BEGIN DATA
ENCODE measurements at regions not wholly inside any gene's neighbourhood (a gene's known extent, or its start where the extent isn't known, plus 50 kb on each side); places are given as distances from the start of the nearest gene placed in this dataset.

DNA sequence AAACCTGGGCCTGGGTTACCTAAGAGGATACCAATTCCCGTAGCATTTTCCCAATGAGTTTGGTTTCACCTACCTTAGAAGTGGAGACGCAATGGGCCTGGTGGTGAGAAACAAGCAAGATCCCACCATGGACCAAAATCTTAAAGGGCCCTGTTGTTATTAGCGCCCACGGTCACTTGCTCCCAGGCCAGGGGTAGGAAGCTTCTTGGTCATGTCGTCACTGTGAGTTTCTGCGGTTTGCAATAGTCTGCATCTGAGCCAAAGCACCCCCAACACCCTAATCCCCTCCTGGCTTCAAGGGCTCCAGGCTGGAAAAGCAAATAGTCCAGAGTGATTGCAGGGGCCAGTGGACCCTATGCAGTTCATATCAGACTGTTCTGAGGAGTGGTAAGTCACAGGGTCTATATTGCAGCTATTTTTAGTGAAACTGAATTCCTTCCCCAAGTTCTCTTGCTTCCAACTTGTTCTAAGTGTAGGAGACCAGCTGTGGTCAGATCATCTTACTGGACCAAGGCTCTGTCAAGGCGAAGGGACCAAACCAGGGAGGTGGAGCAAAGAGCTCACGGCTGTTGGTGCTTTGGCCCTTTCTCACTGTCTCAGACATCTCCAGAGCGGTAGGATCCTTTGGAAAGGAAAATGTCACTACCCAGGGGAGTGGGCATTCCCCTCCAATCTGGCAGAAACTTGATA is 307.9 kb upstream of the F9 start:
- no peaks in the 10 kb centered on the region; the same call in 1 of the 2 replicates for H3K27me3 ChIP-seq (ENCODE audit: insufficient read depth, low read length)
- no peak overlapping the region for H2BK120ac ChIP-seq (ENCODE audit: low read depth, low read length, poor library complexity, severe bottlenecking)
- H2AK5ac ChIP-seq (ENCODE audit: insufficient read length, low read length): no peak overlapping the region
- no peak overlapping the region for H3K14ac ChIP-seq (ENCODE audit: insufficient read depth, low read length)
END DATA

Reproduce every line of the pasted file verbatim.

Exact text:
ENCODE measurements at regions not wholly inside any gene's neighbourhood (a gene's known extent, or its start where the extent isn't known, plus 50 kb on each side); places are given as distances from the start of the nearest gene placed in this dataset.

DNA sequence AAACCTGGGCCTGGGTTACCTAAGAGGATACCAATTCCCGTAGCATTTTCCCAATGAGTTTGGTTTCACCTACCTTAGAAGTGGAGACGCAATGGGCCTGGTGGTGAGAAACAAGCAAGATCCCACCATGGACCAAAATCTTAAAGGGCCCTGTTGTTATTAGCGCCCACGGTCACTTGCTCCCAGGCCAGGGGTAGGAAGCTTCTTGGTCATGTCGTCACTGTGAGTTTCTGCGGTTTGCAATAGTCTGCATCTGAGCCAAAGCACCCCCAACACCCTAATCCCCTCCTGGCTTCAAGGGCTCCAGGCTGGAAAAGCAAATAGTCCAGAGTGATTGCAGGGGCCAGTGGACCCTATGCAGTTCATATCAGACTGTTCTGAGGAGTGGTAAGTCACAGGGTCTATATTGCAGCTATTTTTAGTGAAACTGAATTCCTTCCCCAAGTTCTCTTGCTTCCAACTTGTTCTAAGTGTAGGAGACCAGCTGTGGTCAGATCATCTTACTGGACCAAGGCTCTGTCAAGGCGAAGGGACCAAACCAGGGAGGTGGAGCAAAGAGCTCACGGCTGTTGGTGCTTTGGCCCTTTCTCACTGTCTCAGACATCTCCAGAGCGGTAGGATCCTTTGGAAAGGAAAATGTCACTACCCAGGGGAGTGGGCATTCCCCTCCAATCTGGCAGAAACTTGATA is 307.9 kb upstream of the F9 start:
- no peaks in the 10 kb centered on the region; the same call in 1 of the 2 replicates for H3K27me3 ChIP-seq (ENCODE audit: insufficient read depth, low read length)
- no peak overlapping the region for H2BK120ac ChIP-seq (ENCODE audit: low read depth, low read length, poor library complexity, severe bottlenecking)
- H2AK5ac ChIP-seq (ENCODE audit: insufficient read length, low read length): no peak overlapping the region
- no peak overlapping the region for H3K14ac ChIP-seq (ENCODE audit: insufficient read depth, low read length)